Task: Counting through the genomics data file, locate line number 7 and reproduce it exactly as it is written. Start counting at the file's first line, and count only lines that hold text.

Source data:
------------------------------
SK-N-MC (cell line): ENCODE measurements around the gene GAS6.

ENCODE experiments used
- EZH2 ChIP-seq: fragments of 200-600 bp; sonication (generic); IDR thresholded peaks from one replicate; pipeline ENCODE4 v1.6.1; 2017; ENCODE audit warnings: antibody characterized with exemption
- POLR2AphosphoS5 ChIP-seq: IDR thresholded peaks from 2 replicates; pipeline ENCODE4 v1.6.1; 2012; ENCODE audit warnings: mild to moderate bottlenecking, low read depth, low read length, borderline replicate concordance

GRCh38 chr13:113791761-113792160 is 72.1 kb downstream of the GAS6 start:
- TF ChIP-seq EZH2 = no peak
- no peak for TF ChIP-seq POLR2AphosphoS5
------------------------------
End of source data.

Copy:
- no peak for TF ChIP-seq POLR2AphosphoS5